Reflections From The Past Year of Criminal Defense Practice: Lesson One

Reflections From The Past Year of Criminal Defense Practice: Lesson One

To start off 2017, I thought I’d offer a few reflections from some cases I’ve completed over the past year, on what it takes to be successful as a criminal defense lawyer.  Over the next few days, I’ll post on a few of those lessons.  They are familiar lessons, perhaps, but they were reinforced for me in every case this past year.

Lesson 1: Investigate faster and more thoroughly than the government.  When I was a prosecutor one of my first bosses liked to say that the prosecutor was the artist and the defense attorney was the critic—“We paint the picture and they just sit there and try to poke holes in it.”  It’s easy for a defense attorney to settle into the critic’s role: waiting to see what picture the prosecutor will paint and then criticizing it.  It’s easy and all too common, but it’s a huge mistake: the defense needs to paint its own picture, and get it painted first.  That means doing a fast and thorough investigation before the government does.  A lot of evidence will be gone if you don’t jump to preserve it: camera systems on a 48-hour loop, witnesses who might remember the night before but not a night a month ago; text messages that can be deleted; screen shots of easily-changed websites; the physical appearance of the incident location—all of these will only sit still to be captured and memorialized for a brief time.  So don’t sit back and wait to see what you get from the government in discovery; go and get it yourself first.  Best case—which is what we always shoot for — is to put together a detailed pre-filing presentation to convince the prosecutor that there’s no case to bring.  Newton’s First Law of Motion controls here: it’s much harder to get a prosecutor to drop a case he’s already brought than to convince him not to bring it in the first place.  And for some of our clients, such as public figures, people whose careers require international travel, or people with professional licenses at stake, the collateral consequences of a charge—even for a relatively minor offense—can be the biggest threat.

Two examples.

  • A music-industry client was charged with assaulting a police officer one night after a party in LA.  The client was on a brief hiatus from an international tour, and a number of countries will not admit someone with a pending criminal case.  Canada, for example, will refuse entry to Americans with pending charges for crimes that are the equivalent of felonies in Canada.  Of course, “Don’t leave the country” is almost always a bail condition.  We made a motion for discovery and hustled into court before the prosecutor had looked at anything.  It turned out the police had video of the “assault.”  It showed the client in handcuffs against a wall, with three officers around him.  One of the officers grabbed the client by the hair and threw him to the ground, and then all three jumped on him.  Then they lifted him up by his heels and the collar of his t-shirt, with his body weight on his throat, and carried him off down the hall.  I showed the video to a supervising prosecutor.  Charge dismissed.  I printed up the order for the judge’s signature on nice thick cream-colored paper, got the clerk to stamp it extra hard, and overnighted it to the client’s hotel the day before he had to cross the border.  Tour saved—screaming fans satisfied.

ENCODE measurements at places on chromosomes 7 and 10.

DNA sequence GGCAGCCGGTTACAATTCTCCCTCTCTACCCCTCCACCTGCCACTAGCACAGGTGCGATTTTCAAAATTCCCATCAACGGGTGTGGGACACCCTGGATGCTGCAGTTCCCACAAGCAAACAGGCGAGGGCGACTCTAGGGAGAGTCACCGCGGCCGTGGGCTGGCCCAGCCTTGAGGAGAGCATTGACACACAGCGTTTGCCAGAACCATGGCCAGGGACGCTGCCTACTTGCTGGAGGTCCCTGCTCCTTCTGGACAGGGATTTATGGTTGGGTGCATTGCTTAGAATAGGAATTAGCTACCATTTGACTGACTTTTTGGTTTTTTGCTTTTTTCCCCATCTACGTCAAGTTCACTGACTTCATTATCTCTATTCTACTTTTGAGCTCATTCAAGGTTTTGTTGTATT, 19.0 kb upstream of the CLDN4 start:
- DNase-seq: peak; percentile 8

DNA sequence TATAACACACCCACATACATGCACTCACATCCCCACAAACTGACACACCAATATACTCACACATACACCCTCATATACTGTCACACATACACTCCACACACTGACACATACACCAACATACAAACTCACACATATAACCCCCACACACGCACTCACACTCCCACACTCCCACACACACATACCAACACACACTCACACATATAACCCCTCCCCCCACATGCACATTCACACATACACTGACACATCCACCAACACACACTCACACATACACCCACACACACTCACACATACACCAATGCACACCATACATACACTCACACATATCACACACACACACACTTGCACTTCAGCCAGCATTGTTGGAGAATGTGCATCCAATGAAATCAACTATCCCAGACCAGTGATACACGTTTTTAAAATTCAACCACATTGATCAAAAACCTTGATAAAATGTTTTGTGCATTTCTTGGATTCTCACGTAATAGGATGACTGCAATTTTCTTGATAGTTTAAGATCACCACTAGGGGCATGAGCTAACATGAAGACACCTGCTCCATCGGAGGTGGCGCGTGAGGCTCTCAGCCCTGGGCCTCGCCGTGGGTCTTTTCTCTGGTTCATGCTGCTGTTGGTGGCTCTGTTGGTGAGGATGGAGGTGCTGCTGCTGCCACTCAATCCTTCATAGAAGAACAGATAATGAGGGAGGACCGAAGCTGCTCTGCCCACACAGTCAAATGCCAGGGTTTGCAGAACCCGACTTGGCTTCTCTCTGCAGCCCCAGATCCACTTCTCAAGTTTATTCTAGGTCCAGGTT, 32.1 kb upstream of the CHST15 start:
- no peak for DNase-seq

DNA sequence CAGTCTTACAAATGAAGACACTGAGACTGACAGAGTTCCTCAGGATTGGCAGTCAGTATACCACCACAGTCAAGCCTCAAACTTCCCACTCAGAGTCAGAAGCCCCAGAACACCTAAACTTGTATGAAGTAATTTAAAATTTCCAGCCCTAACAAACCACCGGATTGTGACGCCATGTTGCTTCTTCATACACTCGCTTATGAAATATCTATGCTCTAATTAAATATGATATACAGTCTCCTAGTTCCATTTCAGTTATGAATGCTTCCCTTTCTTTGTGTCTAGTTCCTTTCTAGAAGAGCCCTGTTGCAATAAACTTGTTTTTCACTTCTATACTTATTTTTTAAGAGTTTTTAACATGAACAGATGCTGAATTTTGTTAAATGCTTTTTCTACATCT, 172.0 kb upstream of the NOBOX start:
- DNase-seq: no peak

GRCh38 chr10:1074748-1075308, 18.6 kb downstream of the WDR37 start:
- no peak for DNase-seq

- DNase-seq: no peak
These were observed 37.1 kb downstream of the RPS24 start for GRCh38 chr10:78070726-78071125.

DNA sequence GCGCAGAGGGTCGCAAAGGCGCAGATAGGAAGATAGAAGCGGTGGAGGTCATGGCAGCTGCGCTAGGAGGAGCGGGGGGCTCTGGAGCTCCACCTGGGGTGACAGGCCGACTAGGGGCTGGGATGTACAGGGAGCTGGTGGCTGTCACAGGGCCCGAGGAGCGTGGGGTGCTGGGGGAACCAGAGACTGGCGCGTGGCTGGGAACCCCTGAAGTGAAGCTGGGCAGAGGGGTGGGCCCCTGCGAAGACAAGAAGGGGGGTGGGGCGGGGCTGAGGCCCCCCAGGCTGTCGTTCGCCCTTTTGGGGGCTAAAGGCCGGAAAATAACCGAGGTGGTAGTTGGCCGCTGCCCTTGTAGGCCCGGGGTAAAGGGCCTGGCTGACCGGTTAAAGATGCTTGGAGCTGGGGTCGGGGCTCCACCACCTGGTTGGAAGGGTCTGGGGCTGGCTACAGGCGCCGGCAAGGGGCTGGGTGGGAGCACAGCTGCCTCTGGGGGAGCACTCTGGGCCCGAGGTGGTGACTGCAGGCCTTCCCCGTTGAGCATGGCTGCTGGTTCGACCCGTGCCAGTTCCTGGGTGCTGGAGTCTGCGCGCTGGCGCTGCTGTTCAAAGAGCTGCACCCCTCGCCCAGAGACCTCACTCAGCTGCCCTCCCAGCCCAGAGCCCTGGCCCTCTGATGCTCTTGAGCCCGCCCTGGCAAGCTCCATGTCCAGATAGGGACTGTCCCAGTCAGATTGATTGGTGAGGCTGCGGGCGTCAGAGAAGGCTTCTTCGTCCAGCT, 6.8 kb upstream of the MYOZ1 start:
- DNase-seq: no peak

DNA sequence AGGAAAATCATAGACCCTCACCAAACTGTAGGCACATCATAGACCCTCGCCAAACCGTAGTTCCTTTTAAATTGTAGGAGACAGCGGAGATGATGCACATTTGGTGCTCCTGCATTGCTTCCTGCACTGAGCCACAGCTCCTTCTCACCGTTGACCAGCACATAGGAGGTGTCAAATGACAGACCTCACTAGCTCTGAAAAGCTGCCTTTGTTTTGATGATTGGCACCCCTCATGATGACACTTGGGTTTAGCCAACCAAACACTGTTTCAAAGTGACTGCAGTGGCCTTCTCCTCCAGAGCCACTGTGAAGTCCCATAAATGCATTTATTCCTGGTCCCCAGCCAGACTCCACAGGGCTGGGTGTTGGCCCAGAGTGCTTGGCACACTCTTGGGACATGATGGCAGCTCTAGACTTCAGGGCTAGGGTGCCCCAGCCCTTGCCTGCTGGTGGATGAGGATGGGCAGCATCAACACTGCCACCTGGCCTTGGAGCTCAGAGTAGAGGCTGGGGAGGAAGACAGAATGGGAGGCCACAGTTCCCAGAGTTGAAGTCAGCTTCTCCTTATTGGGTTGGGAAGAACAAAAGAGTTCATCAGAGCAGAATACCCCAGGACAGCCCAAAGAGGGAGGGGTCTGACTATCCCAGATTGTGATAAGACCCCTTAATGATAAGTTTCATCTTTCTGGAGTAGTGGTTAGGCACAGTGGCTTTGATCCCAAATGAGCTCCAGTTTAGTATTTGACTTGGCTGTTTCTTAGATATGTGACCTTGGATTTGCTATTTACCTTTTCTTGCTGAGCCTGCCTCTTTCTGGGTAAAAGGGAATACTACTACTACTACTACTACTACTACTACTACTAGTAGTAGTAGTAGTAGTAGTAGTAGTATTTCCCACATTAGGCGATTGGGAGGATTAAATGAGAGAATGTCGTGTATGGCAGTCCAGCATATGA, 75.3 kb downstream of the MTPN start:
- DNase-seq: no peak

• A retired cop was charged with kidnapping and sexual assault. The client met a woman at a bar and engaged in consensual sexual activity in his car.  The woman went to the police the next day and alleged that he had abducted her at gunpoint from an alley behind the bar, then driven her to a secluded parking lot.  That story was a provable lie, and I proved it in court: the court ultimately granted my motion for a judicial finding of factual innocence, an extraordinary remedy reserved for cases in which the defendant affirmatively proves his own innocence beyond a reasonable doubt (essentially the converse of the government’s burden of proof in a criminal case).  How did we prove it?  By jumping on the investigation immediately, so that at every stage I knew more about the case than the government.  We got witness statements, surveillance camera footage, location photos, phone records, background information on the complainant. Some of this material the police had put together in their investigation; some of it we got on our own.  We even got an expert polygraph examiner to examine our client—he passed, of course.  Then we analyzed and organized everything long before the prosecution. We put together a comprehensive package for the DA’s office to review, and ultimately they dropped the charges.  Then we prepared our motion for a finding of factual innocence, walking the court through every piece of evidence.

The end result: an innocent man was vindicated.  Which brings me to tomorrow’s reflection on Lesson 2: File better written work product than the government.

Caleb Mason

Caleb Mason

Caleb Mason is a partner with Brown White & Osborn LLP. He is a former federal prosecutor, and handles a wide variety of civil and criminal litigation. He has authored numerous scholarly publications on criminal and constitutional law, and is a frequent media commentator on criminal-justice issues. He was recently appointed to the Police Commission for the city of Claremont, California.
Caleb Mason